The origins of Guru Rinpoche are shrouded in mystery and a bit of romance. It is said that Guru Rinpoche appeared mysteriously in the center of a lotus blossom that was floating in Lake Danakosha, which is located in the South Westerly region of Oddiyana. When the king of the region became aware of and saw for himself the beautiful young child seated in the center of the lotus, he was filled with compassion and love for the child who otherwise appeared to be an orphan. The king invited the child to live with him in the palace, where he raised him as his very own son. The child was given the name Padmasambhava, which literally translates to mean “the lotus born.” As Padmasambhava grew up, his spirituality and innocent spirit was clear to those around him, and he soon became a religious guide and leader within the kingdom.

It is said that Padmasambhava took upon himself to kill the son of a minister who was doing only misdeeds and harming others. Despite the reasons for his actions, Padmasambhava was banished from the kingdom where he gradually became connected to both the common and the uncommon perfections of wisdom that can lead towards enlightenment. As his own faith grew, and as he found himself closer to the attainment of enlightenment Padmasambhava traveled to many places in order to inspire his own growing faith and to help inspire the faith of others. That is the goal of any spiritual leader after all; to ensure that he helps to guide the faith of as many followers as possible, using selfless methods of compassion and wisdom.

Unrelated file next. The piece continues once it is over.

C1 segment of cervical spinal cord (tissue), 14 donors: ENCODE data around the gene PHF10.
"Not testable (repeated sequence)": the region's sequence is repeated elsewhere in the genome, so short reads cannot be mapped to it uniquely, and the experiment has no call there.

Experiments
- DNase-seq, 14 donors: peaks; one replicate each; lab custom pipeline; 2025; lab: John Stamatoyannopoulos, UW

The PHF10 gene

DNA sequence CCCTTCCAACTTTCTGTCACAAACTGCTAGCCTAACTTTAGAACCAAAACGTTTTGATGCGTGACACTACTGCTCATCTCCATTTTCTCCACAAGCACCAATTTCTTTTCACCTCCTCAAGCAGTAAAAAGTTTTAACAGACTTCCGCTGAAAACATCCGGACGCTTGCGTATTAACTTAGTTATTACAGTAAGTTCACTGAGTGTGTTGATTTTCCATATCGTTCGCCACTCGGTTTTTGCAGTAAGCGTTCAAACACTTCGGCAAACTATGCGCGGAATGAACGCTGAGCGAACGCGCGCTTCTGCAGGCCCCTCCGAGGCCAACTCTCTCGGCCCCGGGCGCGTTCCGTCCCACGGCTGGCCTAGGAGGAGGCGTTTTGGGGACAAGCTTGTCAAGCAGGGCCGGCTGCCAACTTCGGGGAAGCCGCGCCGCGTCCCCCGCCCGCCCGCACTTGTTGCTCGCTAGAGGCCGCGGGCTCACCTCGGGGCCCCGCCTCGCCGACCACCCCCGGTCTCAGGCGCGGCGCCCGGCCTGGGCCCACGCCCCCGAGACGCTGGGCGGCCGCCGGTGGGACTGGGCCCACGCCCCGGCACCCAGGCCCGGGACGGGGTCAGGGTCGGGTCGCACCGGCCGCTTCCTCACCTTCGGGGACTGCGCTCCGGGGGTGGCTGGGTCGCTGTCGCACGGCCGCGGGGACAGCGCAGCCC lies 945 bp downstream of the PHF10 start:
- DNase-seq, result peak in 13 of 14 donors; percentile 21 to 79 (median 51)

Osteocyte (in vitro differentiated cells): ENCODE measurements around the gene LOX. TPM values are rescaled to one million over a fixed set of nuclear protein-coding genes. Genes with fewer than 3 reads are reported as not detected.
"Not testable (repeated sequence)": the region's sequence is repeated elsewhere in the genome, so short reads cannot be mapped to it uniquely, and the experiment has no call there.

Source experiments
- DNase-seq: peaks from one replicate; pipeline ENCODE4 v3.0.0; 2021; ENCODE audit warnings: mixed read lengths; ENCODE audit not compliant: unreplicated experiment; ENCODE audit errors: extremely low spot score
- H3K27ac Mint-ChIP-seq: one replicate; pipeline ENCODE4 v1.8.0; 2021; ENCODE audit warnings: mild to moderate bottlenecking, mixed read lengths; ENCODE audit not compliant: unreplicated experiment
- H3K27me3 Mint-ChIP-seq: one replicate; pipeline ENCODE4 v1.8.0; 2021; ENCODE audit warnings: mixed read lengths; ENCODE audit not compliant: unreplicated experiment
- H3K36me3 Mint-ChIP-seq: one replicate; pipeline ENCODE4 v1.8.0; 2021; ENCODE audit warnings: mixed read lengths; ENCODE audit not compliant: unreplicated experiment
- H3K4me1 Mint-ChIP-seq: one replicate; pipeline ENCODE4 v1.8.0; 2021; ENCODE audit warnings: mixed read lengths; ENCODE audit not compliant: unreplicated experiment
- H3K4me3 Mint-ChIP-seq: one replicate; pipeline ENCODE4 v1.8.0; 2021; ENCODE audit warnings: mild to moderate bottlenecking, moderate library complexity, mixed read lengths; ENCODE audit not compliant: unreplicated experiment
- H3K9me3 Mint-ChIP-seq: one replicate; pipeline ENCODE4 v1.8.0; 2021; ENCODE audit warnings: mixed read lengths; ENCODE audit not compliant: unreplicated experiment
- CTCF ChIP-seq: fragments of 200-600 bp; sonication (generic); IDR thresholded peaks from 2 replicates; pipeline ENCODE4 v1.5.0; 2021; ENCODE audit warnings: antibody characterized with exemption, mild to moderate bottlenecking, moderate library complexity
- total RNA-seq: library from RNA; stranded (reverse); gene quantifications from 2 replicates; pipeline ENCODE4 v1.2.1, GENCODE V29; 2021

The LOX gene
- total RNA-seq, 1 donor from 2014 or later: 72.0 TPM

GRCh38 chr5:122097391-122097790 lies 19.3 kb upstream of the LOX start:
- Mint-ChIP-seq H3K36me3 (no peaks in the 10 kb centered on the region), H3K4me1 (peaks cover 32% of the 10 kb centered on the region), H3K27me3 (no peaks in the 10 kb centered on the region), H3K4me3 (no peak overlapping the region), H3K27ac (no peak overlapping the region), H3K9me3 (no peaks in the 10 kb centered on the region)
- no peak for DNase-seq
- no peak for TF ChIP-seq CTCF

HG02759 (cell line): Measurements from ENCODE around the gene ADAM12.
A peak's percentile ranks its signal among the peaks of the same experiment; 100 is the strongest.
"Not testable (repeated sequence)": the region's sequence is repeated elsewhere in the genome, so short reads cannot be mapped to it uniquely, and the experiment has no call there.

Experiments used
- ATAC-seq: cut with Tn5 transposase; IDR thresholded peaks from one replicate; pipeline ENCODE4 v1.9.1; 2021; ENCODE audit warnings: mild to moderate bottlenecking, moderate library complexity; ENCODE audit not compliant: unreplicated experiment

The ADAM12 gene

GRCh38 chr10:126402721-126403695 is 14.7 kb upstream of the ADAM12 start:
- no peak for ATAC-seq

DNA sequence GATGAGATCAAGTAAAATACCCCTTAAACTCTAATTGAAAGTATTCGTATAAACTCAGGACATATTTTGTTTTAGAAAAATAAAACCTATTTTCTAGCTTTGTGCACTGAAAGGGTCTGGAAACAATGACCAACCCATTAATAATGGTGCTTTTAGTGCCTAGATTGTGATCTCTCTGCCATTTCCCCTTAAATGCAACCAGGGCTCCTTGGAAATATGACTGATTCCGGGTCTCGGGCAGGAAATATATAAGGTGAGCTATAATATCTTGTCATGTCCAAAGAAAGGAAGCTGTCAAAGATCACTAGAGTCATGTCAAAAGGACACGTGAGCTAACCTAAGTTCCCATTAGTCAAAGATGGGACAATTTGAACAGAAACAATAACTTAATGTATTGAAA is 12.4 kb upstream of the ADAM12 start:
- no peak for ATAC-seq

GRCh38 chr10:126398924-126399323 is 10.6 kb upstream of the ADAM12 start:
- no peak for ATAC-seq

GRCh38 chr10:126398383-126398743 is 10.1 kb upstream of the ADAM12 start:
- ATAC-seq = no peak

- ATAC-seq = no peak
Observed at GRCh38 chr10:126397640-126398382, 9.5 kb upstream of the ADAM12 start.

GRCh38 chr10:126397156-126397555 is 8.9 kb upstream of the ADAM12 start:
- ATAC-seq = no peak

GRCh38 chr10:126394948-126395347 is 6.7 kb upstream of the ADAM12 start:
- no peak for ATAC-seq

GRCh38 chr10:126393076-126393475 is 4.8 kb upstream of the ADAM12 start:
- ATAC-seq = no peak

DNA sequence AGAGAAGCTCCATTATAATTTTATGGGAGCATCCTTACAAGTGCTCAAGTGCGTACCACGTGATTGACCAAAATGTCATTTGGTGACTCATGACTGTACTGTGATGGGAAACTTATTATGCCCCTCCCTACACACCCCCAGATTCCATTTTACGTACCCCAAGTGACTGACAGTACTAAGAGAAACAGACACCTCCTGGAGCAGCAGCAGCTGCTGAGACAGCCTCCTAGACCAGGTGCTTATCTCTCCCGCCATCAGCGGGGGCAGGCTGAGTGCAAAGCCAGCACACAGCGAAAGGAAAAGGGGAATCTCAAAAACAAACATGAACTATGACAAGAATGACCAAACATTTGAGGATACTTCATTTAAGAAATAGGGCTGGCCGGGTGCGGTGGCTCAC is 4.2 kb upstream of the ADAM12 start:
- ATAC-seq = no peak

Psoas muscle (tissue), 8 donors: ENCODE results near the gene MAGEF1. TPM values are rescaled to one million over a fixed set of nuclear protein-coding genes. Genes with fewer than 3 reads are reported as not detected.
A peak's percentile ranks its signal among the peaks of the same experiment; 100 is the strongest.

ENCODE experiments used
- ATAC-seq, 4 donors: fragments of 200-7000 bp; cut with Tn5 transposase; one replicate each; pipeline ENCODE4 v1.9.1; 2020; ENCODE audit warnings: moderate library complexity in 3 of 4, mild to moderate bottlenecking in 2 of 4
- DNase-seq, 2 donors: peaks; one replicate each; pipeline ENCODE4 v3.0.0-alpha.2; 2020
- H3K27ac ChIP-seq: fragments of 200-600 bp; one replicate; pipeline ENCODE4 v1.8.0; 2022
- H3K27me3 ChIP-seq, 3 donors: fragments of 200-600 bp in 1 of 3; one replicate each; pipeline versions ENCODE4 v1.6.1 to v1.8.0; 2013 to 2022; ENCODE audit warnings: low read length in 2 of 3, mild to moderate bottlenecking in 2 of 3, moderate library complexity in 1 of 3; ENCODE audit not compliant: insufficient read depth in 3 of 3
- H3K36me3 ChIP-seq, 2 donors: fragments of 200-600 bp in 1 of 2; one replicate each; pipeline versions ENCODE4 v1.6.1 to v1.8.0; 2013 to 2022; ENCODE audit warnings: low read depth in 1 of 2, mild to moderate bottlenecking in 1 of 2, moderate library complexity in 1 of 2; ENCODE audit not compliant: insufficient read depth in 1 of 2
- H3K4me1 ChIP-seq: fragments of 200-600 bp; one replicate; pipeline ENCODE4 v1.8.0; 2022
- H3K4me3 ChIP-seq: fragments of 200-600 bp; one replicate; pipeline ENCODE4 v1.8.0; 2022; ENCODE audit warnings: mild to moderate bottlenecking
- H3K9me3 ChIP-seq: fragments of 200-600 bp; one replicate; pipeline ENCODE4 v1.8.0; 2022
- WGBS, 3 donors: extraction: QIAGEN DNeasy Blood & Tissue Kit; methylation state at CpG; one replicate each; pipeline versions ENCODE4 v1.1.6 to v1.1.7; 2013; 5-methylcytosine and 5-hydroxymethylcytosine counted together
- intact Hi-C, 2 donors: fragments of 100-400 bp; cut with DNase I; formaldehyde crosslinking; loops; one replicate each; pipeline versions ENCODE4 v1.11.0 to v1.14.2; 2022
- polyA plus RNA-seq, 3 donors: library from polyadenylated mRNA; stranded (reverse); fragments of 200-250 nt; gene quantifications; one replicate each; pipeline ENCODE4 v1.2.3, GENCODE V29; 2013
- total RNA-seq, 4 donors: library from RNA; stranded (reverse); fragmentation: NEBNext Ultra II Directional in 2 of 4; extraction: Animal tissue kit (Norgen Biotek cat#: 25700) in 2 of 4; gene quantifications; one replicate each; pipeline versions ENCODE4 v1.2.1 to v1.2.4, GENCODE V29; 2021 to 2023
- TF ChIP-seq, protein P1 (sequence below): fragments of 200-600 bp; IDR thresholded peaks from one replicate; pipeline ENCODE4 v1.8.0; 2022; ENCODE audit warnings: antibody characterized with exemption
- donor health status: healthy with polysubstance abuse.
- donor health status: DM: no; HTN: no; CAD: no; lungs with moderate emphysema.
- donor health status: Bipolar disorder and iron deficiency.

He is said to have had a masterful memory, needing only to hear a scripture or sutra once in order to wholly comprehend and recite it back. While his faith was fulfilling in many important ways, Guru Rinpoche also longed for a companion. He met and fell in love with princess Mandarava, who was the daughter of the Zahor king. Mandarava become his consort, and they retreated to a mountain cave in Nepal, where together they performed the rituals of longevity and were able to actualize the vajra immortal body.

After some time, Guru Rinpoche returned to Oddiyana, where took on the disguise of a poor beggar. Unfortunately, because of his persistence in sharing his faith with so many, he was swiftly recognized and ultimately reported to the appropriate authorities. Guru Rinpoche was sentenced to die by being burned alive in a fire made from sandalwood. It is said that when the fire was set ablaze, Guru Rinpoche miraculously transformed the fire into a vast lake that was filled beautifully blooming lotuses. Seated upon a giant lotus right in the center of the lake were Guru Rinpoche and his consort.

Everyone who was in attendance of the attempted execution was in awe and ultimately developed immense faith in Guru Rinpoche and his teachings. Guru Rinpoche achieved a great following of individuals who were on their own pathway towards enlightenment. As one of the emanations of the Buddha of love, Guru Rinpoche harbored no ill will towards those around him, even those who sought to execute him for the acts he believed he was bound by his faith to perform.

The impact that Guru Rinpoche had on Buddhism is still felt today as the influence of the Tibetan schools of Buddhism are felt around the world.

We have a great assortment of products with Guru Rinpoche, including this Guru Rinpoche thangka, and this Guru Rinpoche prayer flag.